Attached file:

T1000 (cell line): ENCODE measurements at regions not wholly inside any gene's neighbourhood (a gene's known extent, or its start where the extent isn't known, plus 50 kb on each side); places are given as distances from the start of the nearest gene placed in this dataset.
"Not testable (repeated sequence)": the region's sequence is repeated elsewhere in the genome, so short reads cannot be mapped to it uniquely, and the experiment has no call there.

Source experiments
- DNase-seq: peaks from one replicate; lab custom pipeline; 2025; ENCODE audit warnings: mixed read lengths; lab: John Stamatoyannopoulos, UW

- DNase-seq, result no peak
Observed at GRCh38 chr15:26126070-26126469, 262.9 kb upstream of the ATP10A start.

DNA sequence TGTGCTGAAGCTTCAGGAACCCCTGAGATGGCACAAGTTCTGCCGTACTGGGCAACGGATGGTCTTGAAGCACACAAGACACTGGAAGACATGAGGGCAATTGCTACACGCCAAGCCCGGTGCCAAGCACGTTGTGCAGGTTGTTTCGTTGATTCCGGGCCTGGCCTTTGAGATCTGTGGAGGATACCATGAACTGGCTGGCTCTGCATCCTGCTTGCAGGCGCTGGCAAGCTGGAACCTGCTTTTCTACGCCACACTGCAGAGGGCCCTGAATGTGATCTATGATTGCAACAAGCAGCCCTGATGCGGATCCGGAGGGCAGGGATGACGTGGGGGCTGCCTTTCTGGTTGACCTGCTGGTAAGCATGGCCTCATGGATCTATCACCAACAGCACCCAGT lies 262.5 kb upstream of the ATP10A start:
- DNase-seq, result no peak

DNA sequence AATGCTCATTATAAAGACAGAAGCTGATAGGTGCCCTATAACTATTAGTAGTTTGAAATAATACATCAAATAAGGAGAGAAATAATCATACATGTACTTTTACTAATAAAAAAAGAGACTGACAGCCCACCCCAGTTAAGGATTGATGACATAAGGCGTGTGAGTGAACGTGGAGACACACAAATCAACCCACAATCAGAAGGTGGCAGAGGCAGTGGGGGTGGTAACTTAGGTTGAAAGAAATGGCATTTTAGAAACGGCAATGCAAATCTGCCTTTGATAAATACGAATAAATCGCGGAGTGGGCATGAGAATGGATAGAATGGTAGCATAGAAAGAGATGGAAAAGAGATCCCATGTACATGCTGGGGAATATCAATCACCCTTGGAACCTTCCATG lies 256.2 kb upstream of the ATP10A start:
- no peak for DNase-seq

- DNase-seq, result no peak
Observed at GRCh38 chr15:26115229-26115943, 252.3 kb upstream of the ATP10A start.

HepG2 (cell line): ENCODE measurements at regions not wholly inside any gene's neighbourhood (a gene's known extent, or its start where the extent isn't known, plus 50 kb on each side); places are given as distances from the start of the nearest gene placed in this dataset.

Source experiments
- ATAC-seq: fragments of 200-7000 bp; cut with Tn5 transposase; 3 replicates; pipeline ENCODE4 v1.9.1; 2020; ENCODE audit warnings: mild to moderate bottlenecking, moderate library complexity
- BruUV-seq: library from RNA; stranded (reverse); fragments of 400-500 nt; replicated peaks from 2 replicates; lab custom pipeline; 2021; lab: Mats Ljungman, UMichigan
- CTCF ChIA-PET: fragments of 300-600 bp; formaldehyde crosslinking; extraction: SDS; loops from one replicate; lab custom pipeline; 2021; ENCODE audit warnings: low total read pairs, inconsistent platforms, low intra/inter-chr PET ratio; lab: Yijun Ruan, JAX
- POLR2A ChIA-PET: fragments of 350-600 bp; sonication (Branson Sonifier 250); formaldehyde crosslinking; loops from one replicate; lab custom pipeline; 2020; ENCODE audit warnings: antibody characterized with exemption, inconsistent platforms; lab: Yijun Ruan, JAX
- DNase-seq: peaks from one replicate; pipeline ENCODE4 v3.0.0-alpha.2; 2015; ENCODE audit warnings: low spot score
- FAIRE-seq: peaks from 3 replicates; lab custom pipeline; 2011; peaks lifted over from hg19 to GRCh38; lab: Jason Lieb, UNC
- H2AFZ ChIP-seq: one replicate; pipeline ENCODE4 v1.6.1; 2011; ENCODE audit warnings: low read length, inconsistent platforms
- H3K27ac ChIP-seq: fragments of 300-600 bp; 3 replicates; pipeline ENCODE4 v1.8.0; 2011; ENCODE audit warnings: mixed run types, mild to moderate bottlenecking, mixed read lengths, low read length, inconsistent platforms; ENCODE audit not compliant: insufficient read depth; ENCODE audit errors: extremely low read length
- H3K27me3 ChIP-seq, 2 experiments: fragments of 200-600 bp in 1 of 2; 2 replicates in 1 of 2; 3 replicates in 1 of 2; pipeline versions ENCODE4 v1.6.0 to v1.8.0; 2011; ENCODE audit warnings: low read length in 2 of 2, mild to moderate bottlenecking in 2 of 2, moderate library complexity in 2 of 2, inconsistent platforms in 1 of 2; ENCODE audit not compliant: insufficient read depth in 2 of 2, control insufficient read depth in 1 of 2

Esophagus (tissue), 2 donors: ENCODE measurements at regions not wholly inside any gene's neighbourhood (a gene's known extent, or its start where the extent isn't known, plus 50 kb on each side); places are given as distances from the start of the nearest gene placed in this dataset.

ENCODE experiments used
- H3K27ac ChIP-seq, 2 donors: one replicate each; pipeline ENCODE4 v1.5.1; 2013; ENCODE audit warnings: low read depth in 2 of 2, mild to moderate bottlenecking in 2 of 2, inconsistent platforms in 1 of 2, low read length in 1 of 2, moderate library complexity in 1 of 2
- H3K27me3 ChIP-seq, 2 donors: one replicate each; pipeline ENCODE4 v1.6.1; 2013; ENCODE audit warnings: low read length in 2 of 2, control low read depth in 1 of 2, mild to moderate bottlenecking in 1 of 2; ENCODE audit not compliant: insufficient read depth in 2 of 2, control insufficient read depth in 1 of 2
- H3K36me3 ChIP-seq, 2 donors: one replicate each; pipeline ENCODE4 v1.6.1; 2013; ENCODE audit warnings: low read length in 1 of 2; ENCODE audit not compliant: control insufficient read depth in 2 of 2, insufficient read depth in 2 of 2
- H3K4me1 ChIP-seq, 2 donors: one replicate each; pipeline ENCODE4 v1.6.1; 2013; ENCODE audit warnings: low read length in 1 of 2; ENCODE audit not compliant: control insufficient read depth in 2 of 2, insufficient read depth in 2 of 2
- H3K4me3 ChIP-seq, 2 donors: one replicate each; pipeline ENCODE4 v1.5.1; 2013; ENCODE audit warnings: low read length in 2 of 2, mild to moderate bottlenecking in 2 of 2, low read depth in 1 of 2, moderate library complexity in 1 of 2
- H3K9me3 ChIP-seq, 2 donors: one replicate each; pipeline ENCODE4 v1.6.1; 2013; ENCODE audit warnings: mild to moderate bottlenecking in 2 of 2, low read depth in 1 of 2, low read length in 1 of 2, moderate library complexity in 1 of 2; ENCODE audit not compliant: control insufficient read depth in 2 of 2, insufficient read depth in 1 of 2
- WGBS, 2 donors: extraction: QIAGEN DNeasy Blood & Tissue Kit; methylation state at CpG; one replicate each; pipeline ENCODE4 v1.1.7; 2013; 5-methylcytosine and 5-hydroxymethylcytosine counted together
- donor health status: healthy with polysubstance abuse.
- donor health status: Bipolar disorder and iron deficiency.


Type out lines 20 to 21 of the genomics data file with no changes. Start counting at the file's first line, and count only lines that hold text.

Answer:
- FAIRE-seq: peaks from 3 replicates; lab custom pipeline; 2011; peaks lifted over from hg19 to GRCh38; lab: Jason Lieb, UNC
- H2AFZ ChIP-seq: one replicate; pipeline ENCODE4 v1.6.1; 2011; ENCODE audit warnings: low read length, inconsistent platforms